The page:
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SPOTIFY, WEEK ONE

Spotify ended its first week on the New York Stock Exchange at closing price of $147.92. After a week in which its valuation peaked near $30b, the company has settled in around $24b. Is a car speaker their next news?

CEO Daniel Ek’s vision for the stock offering was an event far less flashy than other IPOs that include the ringing of the NYSE bell and lining up financial institutions to provide a backstop in case the stock price falters.

If week one is any indication, investors bearish on streaming—one analyst declared it worthy of $220 a share—were rebuffed by investors who have grown timid lately, most likely because of the decline in tech stocks and a reluctance to invest in new companies that have never show a profit. Spotify checks both boxes. Add to that, the fact that Spotify does not produce, nor own, its content.

Sony Music was the first—and only—of its major label investors to shed shares. The company sold 17.2% of the stock it owned, taking its ownership stake down to 4.73%. Sony have not provided any guidance on the timing of its sale, but if it occurred right when sales began, at the opening prices of $165.90, they would have grossed $258m.

The spotlight will move elsewhere in the coming weeks and it will be interesting to see if Ek’s subscription growth-oriented ideas—get more people to join the pay tier and expand into new territories—are greeted with a rise in the stock price. Experts who view Spotify as the music equivalent of Netflix see it as undervalued based on a single math formula: Spotify is trading at a little over four times its estimated annual revenue while Netflix is around eight times.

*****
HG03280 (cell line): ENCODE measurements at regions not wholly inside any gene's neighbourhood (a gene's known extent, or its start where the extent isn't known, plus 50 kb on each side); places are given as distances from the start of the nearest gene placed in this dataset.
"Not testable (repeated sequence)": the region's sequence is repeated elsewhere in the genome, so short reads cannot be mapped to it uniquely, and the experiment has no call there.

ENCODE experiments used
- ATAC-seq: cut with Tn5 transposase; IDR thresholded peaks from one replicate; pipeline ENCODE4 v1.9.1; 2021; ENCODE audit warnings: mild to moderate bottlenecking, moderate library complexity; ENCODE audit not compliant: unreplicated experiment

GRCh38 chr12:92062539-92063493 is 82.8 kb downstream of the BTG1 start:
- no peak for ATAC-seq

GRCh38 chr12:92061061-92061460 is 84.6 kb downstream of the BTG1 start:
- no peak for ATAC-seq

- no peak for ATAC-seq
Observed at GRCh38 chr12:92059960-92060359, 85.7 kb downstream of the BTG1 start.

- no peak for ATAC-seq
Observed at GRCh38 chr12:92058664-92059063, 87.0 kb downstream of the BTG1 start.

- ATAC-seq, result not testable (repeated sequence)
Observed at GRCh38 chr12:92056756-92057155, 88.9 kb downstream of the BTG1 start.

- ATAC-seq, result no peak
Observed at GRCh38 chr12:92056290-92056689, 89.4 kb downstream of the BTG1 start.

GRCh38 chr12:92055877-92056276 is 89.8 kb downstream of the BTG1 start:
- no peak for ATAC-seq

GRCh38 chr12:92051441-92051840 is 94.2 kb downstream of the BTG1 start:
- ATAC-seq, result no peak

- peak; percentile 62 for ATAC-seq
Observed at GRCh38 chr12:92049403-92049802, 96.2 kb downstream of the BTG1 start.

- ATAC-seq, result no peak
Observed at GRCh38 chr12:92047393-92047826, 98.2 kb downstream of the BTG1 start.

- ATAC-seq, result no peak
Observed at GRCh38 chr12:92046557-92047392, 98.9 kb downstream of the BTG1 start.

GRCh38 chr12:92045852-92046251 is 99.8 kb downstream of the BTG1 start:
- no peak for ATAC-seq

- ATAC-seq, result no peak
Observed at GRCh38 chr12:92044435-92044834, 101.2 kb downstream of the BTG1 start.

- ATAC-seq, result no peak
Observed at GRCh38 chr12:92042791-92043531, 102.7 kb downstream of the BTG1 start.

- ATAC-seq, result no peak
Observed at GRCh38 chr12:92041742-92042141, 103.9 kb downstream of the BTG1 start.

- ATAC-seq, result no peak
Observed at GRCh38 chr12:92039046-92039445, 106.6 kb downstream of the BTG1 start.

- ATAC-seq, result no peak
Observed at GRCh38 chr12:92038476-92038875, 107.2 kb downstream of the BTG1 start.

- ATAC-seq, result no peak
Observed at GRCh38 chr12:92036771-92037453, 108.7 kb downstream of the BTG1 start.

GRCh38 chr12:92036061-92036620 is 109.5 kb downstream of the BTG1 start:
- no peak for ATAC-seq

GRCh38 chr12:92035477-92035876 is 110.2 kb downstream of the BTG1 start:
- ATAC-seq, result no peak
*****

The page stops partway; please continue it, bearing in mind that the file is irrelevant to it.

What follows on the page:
Another factor to consider in seeing a brighter future: The launch came during a correction period for stocks as the Dow had its worst day in two weeks on Friday. Yet it was not a case of sellers dumping stocks. Instead, buyers are staying on the sidelines paying attention to headlines and tweets about rate hikes, trade wars and tech company investigations, waiting for quarterly results reports next week.

One of Spotfiy's chief competitors, Apple, has a history of dangling dates for mystery announcements that elicit interest in consumers and investors. It’s quite possible Spotify has decided to play that game, too: On Friday, Spotify announced it would deliver some news at a 4/24 event in New York. The Internet rumor mill immediately began speculating that Spotify is entering the hardware business, specifically a voice-controlled device for cars. That could well be the sort of game changer that pushes Spotify’s stock past its current 52-week—of four day—high of just under $170. Stay tuned.

 

 

 

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